We set the scene last week with a glance over the origins of Christian Orthodoxy in Russia; to establish a context into which we can frame the Easter celebrations “over there”. You may be surprised to learn that Easter is viewed as considerably more important than Christmas and is the year’s major religious celebration. Of course, the latter festival suffered various indignities at the hands of the Communists – it was discouraged/banned, stripped of its religious significance and then reintroduced in 1935,in order to ‘round off’ the week-long, secular New Year’s festivities/holiday on January 7th. A somewhat diluted version of its original intent ultimately resulted; mixed with Pagan/fictional elements (Snegurochka and Ded Moroz) and arguably focusing more on fun than on Orthodox practice. The devout, of course, still attend their church’s Christmas vigil, it was easier to erase the season’s external trappings than its significance within the minds and the hearts of dedicated followers.
Easter, on the other hand, survived relatively intact – passed down through dedicated family tradition -to the likely chagrin of the Soviets, and even celebrated to some degree in the face of the atheistic ruling party’s wishes. Perhaps if the people couldn’t have Christmas, then they certainly weren’t going to let go of Easter? Perhaps clamping down on a festival so popular amongst the proletariat would be a really bad idea in terms of public relations? Even under harsh regimes there are still “limits” to what will be tolerated. A lesson that Russia knows better than most. I’m speculating wildly of course.
There are some similarities to our Easter, but also curious differences. Easter Sunday falls approximately one to two weeks later in Russia – due to the Orthodox observation of the Julian calendar, whereas we favour the Gregorian version. There’s also something of a “formula” at work to derive the “correct” date: it’s officially on the 1st Sunday, after the full moon, after the vernal equinox. This year our respective Easter Days actually coincide on Sunday April 16th. Some arbitrary decision making or consensus appears to be involved too.
Historically the Saturday night before Easter day contained parallels with our Halloween, but without the fun. Acknowledging the darker Pagan past (from a Christian perspective), the population would seek shelter within their church before night fell. There they would be safe from ancient forces of evil in animalistic forms that were believed to roam the darkness – now especially active prior to the date of the resurrection. Devils were believed to assume the guise of wandering dogs, whilst witches, transfigured into cats, stalked with malign intent. Today, the congregation in their most respectful attire, collect in dimly illuminated churches that act as a reminder of dark, ancient times before salvation arrived through the light of faith.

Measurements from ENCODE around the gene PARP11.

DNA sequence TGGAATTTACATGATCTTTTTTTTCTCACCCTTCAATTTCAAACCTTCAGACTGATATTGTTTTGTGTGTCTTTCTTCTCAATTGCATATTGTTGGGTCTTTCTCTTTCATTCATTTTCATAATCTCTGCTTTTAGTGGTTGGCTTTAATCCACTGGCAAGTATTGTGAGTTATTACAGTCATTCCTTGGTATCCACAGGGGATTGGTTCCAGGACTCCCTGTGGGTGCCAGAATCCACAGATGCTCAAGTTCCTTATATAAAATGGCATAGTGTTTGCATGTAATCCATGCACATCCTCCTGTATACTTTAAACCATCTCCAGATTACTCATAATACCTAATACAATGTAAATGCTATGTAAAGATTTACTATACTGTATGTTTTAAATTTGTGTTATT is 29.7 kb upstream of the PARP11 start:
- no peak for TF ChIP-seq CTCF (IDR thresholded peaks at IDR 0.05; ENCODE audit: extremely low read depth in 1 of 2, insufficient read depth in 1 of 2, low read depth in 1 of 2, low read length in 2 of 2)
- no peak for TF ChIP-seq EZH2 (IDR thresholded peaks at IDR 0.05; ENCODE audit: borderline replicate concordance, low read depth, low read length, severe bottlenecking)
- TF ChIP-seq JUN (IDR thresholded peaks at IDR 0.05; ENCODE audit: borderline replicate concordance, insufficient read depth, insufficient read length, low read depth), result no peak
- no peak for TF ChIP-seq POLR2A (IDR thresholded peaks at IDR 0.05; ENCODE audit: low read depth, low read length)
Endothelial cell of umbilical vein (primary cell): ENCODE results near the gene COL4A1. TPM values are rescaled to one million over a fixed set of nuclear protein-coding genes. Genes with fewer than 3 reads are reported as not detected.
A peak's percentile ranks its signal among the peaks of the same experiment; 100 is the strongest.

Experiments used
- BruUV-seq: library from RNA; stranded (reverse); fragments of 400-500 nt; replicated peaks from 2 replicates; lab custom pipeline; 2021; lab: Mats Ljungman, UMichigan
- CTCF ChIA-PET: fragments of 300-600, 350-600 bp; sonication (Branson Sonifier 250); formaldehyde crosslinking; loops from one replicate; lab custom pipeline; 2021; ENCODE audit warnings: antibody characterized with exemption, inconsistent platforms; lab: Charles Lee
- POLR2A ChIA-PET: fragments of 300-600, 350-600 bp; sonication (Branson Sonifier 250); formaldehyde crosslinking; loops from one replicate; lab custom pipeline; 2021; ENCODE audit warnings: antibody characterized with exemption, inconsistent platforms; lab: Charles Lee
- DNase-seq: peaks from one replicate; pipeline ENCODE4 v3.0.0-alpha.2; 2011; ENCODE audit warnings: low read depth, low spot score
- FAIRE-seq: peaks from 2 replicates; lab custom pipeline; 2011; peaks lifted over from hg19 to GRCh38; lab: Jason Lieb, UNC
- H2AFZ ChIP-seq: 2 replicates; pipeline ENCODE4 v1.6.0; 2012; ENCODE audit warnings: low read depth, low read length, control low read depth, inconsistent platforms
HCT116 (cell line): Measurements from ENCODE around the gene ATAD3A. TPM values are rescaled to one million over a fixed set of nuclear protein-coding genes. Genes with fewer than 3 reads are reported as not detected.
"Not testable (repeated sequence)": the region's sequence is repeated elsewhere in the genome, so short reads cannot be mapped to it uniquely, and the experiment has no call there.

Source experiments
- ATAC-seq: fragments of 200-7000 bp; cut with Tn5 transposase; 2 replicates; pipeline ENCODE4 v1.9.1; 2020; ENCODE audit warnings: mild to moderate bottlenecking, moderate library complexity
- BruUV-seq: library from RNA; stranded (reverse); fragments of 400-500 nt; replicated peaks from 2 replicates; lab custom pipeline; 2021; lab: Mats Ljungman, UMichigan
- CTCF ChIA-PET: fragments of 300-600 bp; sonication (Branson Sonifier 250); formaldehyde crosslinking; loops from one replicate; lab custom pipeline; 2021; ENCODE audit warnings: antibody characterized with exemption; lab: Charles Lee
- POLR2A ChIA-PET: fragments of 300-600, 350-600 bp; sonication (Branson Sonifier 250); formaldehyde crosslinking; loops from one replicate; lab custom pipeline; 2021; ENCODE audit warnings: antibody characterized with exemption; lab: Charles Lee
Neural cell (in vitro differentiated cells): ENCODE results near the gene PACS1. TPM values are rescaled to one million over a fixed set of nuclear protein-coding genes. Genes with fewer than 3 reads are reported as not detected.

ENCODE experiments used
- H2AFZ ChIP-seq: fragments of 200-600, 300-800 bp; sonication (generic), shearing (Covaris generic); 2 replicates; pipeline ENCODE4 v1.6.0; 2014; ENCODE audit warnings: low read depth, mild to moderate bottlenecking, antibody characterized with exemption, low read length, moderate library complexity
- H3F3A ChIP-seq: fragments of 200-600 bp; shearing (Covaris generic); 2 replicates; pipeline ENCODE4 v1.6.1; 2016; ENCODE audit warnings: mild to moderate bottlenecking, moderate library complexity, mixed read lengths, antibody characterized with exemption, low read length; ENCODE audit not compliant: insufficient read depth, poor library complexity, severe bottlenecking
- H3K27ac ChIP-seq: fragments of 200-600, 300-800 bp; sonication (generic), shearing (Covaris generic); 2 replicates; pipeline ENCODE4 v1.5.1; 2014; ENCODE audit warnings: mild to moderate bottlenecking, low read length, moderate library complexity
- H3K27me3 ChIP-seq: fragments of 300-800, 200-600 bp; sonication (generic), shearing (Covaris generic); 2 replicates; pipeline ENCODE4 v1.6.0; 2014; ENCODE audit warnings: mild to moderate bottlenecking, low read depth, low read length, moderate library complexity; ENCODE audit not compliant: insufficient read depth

The chime of midnight bells announce Christ’s resurrection. Candle bearing priests attend the altar and with dour song move through their churches and cathedrals. Behind them tread the faithful, brandishing candles of their own in processions of light. Patriarch Kirill, head of the Russian Orthodox Church leads the Main Easter Service held at Moscow’s Cathedral of Christ the Saviour (attended by the Russian premier and other politicians) whilst similar scenes on smaller stages are held across Russia until dawn.
Although many are dedicated to this night vigil and ceremony, still many more are not. Svetlana Oss reveals some interesting figures on her blog:
“Last year (2010), around 338,000 Muscovites visited the city’s churches for the Easter mass, ITAR-TASS reported. For a city with a population of more than 10 million, this is not very many.”
Easter Mass ends in a crescendo of voice and bells, with the attendant clergy instructing his followers to embrace and forgive. Spontaneous cries of “Christ is risen!” are launched from all corners, to be met with the response “He is truly risen!” Eventually the sleep-starved congregation, high on faith, wander out into the early light of the new Easter morning.